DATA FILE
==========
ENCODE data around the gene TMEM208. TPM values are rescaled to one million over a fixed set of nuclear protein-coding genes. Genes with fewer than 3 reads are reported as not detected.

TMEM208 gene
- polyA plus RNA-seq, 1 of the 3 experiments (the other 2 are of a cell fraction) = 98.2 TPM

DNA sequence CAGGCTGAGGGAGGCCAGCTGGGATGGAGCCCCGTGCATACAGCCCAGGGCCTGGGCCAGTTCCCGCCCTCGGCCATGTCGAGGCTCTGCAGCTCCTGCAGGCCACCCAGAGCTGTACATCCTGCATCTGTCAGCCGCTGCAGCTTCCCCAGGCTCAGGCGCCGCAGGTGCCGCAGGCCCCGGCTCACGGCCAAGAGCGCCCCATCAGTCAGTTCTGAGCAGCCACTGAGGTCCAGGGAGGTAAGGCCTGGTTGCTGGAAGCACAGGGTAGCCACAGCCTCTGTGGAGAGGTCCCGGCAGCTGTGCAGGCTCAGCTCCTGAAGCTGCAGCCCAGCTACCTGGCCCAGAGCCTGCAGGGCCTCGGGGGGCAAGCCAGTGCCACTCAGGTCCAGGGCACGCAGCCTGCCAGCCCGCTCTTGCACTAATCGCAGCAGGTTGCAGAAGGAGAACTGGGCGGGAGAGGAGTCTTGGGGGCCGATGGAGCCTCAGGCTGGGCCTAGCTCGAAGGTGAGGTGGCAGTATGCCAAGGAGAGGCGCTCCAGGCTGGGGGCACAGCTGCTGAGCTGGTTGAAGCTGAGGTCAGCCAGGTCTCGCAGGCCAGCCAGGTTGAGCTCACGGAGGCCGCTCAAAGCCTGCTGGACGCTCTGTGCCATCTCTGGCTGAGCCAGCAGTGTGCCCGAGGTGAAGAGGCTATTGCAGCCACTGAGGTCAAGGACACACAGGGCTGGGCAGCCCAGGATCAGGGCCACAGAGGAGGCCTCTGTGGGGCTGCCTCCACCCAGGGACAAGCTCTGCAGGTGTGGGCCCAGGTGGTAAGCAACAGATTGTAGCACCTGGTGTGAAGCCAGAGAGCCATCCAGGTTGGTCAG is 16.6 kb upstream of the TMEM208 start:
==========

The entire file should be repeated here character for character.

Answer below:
ENCODE data around the gene TMEM208. TPM values are rescaled to one million over a fixed set of nuclear protein-coding genes. Genes with fewer than 3 reads are reported as not detected.

TMEM208 gene
- polyA plus RNA-seq, 1 of the 3 experiments (the other 2 are of a cell fraction) = 98.2 TPM

DNA sequence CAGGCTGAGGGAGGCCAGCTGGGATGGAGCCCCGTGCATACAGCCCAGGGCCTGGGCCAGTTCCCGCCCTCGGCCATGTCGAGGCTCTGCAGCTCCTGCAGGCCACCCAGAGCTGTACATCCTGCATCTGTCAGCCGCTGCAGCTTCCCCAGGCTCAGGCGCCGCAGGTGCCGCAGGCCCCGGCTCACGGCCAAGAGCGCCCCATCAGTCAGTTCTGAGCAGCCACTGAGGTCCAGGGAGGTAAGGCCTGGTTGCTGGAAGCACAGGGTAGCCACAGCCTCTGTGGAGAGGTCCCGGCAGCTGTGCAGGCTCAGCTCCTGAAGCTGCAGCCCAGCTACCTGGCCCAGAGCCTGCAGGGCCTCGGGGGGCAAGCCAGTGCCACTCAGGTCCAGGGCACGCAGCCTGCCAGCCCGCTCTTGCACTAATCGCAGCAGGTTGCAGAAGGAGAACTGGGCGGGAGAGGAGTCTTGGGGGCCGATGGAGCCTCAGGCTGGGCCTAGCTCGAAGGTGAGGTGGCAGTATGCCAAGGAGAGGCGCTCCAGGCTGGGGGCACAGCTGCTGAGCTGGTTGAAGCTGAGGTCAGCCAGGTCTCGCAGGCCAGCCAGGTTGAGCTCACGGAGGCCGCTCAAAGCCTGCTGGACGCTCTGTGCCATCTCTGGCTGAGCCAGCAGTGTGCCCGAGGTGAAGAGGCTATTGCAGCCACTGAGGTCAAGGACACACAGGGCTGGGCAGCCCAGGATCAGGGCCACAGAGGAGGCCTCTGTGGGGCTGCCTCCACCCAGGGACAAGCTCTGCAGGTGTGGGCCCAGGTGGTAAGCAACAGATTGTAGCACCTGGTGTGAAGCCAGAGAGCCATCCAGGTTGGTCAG is 16.6 kb upstream of the TMEM208 start: